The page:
Source: Capital Economics
Earlier this morning, the Office for National Statistics reported that retail sales jumped by 3.0 per cent year-on-year in July, boosted by sunny weather and food sales.
For the most part, analysts seemed cautious about getting too excited over the data and prospects for a sustainable recovery.
Martin Beck, UK economist at Capital Economics:
With consumer confidence on the rise and continued growth in employment, the retail sector looks set fair for the third quarter, even as the boost from the weather fades. However, with real pay set to continue falling into next year and households eating into their savings, the resources to sustain growth in sales still look lacking.
Rob Wood, UK economist at Berenberg bank:
It’s hard to remember the last time a UK data release wasn’t stunningly positive.... The good weather is helping a lot, but we are seeing more than just a BBQ summer with indicators across the whole economy improving....
Unless there is something seriously wrong with the wage figures from the statistics office it is unlikely that the UK consumer can maintain this sort of expansion for much more than the next couple of quarters. Falling real wages are one of the top risks for the UK and as consumers calm down a bit growth should slow a little into next year, making it important that BoE guidance is able to keep short-term interest rates contained for a protracted period to come. The UK is doing well, but is not totally out of the woods yet.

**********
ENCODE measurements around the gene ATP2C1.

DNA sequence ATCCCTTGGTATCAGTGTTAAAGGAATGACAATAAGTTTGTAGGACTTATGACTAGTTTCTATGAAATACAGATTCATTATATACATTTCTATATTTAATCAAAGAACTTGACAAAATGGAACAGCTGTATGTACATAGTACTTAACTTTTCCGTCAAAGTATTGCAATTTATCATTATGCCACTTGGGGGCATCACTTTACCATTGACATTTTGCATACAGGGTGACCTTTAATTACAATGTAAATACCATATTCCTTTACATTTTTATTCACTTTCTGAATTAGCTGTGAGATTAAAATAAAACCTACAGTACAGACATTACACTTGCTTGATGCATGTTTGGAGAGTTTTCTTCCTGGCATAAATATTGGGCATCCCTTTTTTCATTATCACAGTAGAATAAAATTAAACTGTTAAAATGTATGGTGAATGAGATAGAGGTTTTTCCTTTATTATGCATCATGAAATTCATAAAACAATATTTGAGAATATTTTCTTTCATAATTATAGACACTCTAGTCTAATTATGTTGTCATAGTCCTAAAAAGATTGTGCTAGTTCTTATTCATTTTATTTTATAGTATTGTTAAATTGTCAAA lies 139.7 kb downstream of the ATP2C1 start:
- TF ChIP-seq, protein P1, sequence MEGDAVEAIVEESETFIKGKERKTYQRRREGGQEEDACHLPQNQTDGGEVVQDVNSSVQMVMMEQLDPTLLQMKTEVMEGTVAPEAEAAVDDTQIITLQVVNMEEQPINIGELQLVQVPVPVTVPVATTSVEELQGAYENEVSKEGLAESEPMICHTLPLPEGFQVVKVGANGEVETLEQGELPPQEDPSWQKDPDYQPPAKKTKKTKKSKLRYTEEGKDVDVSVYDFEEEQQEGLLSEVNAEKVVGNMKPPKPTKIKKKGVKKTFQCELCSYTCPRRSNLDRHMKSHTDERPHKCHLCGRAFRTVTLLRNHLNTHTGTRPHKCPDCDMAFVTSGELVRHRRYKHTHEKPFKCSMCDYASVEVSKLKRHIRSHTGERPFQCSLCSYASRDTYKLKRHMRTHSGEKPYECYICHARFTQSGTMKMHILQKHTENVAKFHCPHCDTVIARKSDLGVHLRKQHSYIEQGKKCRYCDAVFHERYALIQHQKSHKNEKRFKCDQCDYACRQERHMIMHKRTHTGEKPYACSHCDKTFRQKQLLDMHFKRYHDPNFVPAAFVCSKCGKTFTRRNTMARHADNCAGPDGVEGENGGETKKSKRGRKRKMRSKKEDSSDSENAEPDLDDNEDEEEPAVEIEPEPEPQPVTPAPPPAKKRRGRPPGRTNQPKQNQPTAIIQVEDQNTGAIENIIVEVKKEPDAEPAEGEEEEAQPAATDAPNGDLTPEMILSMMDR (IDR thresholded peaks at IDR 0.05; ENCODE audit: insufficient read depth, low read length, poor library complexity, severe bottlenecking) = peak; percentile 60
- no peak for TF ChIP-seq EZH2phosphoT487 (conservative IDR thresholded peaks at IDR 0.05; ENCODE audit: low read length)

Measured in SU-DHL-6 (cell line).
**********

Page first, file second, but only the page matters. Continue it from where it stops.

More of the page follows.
That being said, today’s retail sales figures point to an economy likely to outperform the BoE’s forecasts of 0.6% qoq growth in Q3 and Q4, making it harder for Mark Carney to convince investors that interest rates really will stay on hold until late 2016 or even 2017.
Alan Clarke, UK and Eurozone economist at Scotiabank:
Real household disposable income is negative and going down, and this is basically telling you that people are definitely feeling the feel-good factor of the Help to Buy scheme pushing up house prices. This is bad growth but I'd rather have bad growth than no growth.
David Kern, chief economist at the British Chambers of Commerce:
We are now seeing a clear upward trend in retail sales, and these figures suggest that the pace of GDP growth in the third quarter will continue at a modest pace.
Some commentators have suggested that strong retail sales, while other areas of the economy remain weak, will lead to an unbalanced economic structure. We don’t share these concerns, as although we would like to see more growth coming from investment and net trade, it is better to rely initially on domestic demand than to have no growth at all.
And while net exports are not as strong as we would like, there is an improvement – a point that many commentators ignore.
To maintain business confidence we should focus on the positive features of our economy. In addition, increasing the flow of credit to growing businesses and keeping inflation low will help to gradually rebalance the economy.